TeX - LaTeX Stack Exchange is a question and answer site for users of TeX, LaTeX, ConTeXt, and related typesetting systems. Join them; it only takes a minute:

Sign up
Here's how it works:
  1. Anybody can ask a question
  2. Anybody can answer
  3. The best answers are voted up and rise to the top

Possible Duplicate:
What is the best way to use quotation mark glyphs

Can I just use " for the quotes in my document?

I'm asking this because when I use them in my TextMate editor the included text is highlighted with a red color. Therefore, I was wondering if I should instead some other symbol preceded by \.


share|improve this question

marked as duplicate by Harald Hanche-Olsen, lockstep, Alan Munn, Juan A. Navarro Feb 9 '11 at 14:30

This question has been asked before and already has an answer. If those answers do not fully address your question, please ask a new question.

See this question: tex.stackexchange.com/questions/531/… – Harald Hanche-Olsen Feb 9 '11 at 12:37
up vote 37 down vote accepted

Yes, you can, but you shouldn't. Instead, use ``quoted'' to get the result “quoted”, assuming you are writing English. Some languages prefer quotes like «this» or like »that«, and those you can enter directly, provided you have the right input encoding set up. (You can input “ and ” directly too, if you use a utf-8 input encoding.)

Note that in some languages, babel uses the " character for various purposes not related to quotation marks, so it really is best to avoid it.

share|improve this answer

In general it is better to use either `` and '' to start and end quoting or packages like csquotes and babel. The latter gives you a great support for many languages and their quotes.

However, if you, and the packages you use, don't use the " mark for anything else, you could just define it to automatically insert the above start and end quote marks:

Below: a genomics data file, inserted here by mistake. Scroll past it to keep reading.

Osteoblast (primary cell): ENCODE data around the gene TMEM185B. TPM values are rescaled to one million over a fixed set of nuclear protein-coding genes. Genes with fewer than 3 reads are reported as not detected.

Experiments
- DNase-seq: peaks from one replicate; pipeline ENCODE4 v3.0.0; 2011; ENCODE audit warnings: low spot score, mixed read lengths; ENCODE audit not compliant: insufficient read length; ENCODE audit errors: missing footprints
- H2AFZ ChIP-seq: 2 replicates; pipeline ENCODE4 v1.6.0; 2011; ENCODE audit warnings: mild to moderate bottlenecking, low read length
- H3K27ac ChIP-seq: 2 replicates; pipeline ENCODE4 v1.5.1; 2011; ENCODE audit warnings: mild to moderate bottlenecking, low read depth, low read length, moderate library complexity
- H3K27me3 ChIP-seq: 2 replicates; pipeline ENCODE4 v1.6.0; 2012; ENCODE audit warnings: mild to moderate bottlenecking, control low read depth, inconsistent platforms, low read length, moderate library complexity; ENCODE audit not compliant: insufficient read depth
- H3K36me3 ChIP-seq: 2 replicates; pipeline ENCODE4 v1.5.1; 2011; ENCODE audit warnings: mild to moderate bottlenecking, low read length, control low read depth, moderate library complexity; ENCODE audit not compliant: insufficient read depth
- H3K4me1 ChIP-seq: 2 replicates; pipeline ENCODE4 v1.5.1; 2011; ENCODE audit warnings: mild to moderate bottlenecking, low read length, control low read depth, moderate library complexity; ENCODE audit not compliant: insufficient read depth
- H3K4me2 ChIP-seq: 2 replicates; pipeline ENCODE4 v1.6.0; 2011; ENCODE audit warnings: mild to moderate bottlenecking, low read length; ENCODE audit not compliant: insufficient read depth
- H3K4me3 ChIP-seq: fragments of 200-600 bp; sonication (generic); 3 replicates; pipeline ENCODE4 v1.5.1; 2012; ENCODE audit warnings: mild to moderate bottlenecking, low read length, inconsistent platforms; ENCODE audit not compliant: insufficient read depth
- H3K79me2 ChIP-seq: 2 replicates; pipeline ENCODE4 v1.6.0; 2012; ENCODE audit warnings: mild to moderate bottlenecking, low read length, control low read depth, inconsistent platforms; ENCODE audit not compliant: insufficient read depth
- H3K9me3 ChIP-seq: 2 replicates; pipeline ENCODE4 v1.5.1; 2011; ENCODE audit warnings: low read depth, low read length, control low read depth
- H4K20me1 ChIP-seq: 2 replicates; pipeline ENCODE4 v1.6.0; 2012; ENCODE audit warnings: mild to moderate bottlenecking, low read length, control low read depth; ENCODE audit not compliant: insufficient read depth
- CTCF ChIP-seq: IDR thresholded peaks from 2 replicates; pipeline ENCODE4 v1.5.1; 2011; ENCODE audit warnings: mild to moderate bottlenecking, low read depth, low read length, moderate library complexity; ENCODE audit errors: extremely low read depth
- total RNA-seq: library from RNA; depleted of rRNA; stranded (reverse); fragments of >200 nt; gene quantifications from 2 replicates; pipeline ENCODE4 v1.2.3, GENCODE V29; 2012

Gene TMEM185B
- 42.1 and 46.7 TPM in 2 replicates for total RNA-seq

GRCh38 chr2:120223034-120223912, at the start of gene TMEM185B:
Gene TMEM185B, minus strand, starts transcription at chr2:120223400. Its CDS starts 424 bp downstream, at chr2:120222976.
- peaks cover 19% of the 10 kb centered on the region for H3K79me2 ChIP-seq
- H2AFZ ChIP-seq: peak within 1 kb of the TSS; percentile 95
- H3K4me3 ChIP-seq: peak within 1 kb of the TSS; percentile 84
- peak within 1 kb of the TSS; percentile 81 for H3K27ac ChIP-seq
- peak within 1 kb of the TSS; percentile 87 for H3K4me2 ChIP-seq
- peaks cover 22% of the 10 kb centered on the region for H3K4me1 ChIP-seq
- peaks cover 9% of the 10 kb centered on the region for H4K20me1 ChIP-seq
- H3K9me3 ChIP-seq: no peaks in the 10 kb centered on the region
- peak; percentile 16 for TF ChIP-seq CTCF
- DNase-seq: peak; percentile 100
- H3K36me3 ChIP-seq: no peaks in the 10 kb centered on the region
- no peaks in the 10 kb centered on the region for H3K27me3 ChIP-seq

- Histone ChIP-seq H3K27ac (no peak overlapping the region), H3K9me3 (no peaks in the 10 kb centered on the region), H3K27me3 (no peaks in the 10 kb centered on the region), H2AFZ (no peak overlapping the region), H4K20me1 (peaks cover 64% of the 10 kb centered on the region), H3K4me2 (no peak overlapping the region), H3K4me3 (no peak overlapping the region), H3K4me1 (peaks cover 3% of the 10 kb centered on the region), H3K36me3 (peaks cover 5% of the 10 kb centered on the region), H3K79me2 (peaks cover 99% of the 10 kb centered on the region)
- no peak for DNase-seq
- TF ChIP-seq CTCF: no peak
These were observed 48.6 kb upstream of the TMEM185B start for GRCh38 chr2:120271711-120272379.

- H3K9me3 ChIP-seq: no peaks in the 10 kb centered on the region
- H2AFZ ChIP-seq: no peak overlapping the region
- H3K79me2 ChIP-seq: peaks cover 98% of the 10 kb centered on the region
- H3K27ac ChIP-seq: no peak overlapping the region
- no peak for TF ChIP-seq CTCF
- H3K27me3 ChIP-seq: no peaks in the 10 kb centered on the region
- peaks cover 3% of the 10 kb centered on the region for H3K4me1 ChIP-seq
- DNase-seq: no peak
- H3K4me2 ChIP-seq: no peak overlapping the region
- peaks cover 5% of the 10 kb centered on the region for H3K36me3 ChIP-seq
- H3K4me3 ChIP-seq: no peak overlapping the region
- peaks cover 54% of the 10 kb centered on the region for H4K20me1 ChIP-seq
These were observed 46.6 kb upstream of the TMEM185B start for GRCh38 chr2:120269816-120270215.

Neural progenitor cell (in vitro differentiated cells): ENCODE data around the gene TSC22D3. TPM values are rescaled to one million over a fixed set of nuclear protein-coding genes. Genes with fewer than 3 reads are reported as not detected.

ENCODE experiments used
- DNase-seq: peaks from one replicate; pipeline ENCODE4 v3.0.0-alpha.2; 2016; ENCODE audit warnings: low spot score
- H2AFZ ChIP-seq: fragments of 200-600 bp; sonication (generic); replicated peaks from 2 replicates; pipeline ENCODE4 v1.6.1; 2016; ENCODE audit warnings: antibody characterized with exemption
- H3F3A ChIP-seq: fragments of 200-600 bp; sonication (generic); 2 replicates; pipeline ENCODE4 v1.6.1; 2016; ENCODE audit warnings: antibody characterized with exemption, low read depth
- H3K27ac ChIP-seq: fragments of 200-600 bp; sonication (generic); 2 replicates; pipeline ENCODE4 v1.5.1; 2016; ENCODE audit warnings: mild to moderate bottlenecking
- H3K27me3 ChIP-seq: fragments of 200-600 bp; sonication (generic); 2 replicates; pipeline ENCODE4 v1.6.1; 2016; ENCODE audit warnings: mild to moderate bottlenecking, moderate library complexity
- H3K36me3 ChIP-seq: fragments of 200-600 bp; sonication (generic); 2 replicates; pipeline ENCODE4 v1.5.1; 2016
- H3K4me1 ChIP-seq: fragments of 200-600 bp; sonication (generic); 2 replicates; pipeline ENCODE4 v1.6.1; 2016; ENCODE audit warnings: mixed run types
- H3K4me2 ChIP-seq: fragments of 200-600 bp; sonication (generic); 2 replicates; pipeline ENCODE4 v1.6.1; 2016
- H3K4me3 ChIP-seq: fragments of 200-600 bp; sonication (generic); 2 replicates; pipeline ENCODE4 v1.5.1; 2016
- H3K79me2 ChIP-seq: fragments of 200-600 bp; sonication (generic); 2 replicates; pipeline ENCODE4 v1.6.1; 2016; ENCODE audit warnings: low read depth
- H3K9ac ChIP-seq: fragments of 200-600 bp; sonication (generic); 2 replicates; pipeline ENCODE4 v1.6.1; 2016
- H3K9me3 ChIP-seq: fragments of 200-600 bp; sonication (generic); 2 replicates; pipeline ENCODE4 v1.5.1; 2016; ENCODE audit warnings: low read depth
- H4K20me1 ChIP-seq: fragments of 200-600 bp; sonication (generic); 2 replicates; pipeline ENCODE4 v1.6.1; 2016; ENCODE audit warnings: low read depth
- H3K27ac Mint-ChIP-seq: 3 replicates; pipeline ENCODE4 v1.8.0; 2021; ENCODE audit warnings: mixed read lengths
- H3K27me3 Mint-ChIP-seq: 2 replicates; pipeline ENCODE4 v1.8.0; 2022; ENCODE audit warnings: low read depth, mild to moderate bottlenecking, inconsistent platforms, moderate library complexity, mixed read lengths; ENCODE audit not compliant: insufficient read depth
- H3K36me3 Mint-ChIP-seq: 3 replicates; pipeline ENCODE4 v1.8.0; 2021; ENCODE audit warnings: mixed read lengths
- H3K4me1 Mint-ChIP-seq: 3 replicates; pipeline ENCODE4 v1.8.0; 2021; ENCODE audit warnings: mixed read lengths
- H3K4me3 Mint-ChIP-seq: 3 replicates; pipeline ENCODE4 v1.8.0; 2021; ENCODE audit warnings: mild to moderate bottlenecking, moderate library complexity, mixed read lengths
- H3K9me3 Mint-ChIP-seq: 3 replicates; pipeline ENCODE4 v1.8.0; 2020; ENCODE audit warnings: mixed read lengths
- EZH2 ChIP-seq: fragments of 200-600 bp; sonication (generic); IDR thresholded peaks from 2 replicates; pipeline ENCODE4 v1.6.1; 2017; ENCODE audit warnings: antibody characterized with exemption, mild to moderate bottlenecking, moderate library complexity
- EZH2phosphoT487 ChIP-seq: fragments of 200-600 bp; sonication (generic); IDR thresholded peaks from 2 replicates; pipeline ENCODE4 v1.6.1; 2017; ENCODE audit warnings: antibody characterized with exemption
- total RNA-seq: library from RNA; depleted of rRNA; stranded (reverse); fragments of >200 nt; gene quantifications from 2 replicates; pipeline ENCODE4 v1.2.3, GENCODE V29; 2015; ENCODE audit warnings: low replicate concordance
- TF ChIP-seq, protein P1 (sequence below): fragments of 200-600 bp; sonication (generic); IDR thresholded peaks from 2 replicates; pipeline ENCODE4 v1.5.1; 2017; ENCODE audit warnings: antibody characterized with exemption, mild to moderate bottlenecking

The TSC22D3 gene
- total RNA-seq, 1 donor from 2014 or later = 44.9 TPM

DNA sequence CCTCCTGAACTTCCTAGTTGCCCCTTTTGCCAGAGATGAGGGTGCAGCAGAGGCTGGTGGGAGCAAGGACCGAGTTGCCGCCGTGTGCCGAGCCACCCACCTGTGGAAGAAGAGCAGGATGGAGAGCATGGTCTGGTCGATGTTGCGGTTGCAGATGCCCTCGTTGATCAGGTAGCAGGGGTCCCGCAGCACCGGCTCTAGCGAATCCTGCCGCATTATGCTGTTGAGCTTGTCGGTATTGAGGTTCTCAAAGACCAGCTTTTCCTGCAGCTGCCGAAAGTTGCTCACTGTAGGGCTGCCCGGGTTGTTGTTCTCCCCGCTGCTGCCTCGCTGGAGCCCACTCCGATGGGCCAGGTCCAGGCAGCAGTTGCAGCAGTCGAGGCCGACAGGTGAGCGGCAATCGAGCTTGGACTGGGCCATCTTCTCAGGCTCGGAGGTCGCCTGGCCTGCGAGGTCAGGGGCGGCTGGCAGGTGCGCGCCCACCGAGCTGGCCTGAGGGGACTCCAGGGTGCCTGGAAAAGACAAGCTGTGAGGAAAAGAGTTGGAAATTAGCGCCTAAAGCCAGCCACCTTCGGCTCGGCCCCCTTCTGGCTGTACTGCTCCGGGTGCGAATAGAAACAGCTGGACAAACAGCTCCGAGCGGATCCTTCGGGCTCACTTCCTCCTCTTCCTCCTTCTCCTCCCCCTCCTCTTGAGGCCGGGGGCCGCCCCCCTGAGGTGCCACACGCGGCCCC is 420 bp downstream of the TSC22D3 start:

\catcode`\"=\active % lets you define `"` as a macro
     \quoteopenfalse ''%
     \quoteopentrue ``%
% Deactive with: \catcode`\"=12\relax % changes `"` back to normal

\section{About "quotes"}
A "quote" is a "quote" is a "quote".

resulting quotes

The quotes will automatically open and close. The quote status can be manually set using \quoteopenfalse and \quoteopentrue. This behavior is local to the TeX group, e.g. local to an environment. If this is not wanted a \global can be added before this macros.

This seems to work fine in section titles and also works with babel. However babel sets the language at \begin{document} which might overwrite " again. In this case the macro should be (re-)declared afterwards.

It shall be notes that this might brake code which writes the " in an non-text context to the .aux or other auxiliary file.

share|improve this answer

You can just use " as right quotation mark in some font encodings, but it is upright quotation mark in some other font encodings, sometimes it isn't quotation mark.

In OT1,OT2 encoding, " is right quotatoin mark (for CM fonts). In T1 encoding, it is upright quotation mark. And in EU1(for XeLaTeX) and EU2(for LuaLaTeX), " is right quotation mark the same as .

IMHO, it is better to use double ' as quotation mark, or to use csquotes package. If you use XeLaTeX or LuaLaTeX, use “ ” is better.

The symbol " should be left for other usage, for example, accents in some languages (using babel).

share|improve this answer
Well, I could use " only, and ignore the red highlighting in my editor, however in the generated pdf, the opening quotes are wrongly flipped: d.pr/m8Fy – Patrick Feb 9 '11 at 12:52
@Patrick: " can be used to replace '', but it cannot replace ````. – Leo Liu Feb 9 '11 at 13:27

Not the answer you're looking for? Browse other questions tagged or ask your own question.